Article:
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Dynamic Link Libraries or DLLs (.dll) are the shared libraries within Microsoft’s Windows operating systems. All Windows DLLs are encoded in the Portable Executable (PE) format, which is the same format as executable (.exe) files. These libraries are loaded into an application at runtime, when the program is executed and remain in their predetermined file location.
A DLL contains functions, classes, variables, UIs and resources (such as icons, images, files, …) that an EXE, or other DLL uses. Each DLL can be dynamically or statically mapped into the application’s memory space so the DLL’s functions are accessible by the application without having to access the DLL on disk. When a DLL is dynamically mapped, the application is loaded by the application when the application is executed.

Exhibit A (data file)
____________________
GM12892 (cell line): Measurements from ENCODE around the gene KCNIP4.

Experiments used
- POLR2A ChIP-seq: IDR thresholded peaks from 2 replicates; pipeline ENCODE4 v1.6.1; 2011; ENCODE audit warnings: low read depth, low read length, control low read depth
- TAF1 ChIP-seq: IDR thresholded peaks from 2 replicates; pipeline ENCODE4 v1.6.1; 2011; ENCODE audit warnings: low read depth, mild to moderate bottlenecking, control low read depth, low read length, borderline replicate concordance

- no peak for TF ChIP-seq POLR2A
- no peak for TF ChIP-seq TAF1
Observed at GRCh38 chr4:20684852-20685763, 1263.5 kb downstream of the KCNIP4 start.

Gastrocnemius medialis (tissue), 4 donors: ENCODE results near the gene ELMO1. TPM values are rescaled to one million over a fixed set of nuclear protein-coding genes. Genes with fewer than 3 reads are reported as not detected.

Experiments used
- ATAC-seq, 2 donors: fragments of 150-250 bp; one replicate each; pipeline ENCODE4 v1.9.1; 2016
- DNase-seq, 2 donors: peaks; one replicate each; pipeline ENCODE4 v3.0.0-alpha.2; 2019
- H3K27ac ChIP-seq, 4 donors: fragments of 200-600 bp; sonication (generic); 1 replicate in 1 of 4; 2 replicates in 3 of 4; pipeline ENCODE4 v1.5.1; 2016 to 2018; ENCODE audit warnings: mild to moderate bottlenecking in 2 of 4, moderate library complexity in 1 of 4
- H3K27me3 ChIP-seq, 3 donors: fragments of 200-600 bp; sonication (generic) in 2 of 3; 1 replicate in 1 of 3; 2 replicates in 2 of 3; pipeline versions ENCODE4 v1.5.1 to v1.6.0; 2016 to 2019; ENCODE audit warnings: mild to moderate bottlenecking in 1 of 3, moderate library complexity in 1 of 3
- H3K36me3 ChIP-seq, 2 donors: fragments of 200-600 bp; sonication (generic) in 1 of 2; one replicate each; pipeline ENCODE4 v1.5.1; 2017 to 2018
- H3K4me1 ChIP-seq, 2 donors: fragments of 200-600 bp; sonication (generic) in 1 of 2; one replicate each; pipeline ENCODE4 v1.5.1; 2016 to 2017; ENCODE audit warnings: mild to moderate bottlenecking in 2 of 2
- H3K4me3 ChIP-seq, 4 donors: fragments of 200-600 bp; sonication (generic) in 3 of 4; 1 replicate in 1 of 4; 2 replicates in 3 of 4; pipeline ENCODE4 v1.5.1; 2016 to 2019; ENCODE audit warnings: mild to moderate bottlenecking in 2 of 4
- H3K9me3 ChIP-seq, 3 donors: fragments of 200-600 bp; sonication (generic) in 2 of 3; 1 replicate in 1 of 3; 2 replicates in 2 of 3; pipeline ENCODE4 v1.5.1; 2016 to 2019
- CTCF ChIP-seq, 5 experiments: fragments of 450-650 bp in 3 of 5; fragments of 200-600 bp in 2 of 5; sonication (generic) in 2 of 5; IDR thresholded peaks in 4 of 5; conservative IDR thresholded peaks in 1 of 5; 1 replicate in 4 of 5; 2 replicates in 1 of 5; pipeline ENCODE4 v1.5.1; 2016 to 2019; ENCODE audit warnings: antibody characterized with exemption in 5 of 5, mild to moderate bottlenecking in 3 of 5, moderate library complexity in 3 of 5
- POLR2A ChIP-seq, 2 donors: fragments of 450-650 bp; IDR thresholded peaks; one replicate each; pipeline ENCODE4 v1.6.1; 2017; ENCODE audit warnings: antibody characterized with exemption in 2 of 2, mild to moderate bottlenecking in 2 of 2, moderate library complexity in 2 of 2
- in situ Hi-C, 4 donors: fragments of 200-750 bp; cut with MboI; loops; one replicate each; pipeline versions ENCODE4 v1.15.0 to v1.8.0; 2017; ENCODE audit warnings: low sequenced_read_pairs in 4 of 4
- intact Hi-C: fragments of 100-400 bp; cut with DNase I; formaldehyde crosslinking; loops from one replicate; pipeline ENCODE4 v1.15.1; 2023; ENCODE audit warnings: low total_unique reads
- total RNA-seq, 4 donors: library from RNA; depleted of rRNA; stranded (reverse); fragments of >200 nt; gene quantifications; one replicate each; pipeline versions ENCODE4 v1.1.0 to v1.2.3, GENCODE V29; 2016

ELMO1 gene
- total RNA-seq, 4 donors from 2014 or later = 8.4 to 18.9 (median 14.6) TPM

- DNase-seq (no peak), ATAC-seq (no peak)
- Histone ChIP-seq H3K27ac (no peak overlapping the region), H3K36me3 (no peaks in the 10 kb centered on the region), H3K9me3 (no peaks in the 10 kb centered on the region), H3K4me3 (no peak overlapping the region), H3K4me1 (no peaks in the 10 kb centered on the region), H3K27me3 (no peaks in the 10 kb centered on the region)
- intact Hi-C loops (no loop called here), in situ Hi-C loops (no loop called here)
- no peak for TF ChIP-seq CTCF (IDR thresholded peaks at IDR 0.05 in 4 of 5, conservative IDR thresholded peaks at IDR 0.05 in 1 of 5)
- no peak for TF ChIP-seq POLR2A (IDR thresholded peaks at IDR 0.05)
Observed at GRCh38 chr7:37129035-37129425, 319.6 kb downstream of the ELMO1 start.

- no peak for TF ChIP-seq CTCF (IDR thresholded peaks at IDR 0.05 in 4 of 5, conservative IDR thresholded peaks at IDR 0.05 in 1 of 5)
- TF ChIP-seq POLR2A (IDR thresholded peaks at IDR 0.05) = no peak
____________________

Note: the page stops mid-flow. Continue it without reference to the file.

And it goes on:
An important advantage is that dynamically linked libraries can be updated to fix bugs or security problems and the applications that use them can immediately access the fixed code. When the DLL is statically compiled into the application, the functions from the DLL are copied into the application binary. This enables programmers to link libraries while compiling and eliminates the requirement for additional copies of the same libraries or plug-ins.
It is important to point out one specific DLL: Kernel32.dll is a user-mode function that handles input/output, interrupts, and memory management. This DLL is important to point out because many people believe the DLL resides in the kernel—it does not reside in the kernel, although the name may suggest it does; it works with User32.dll in userland.
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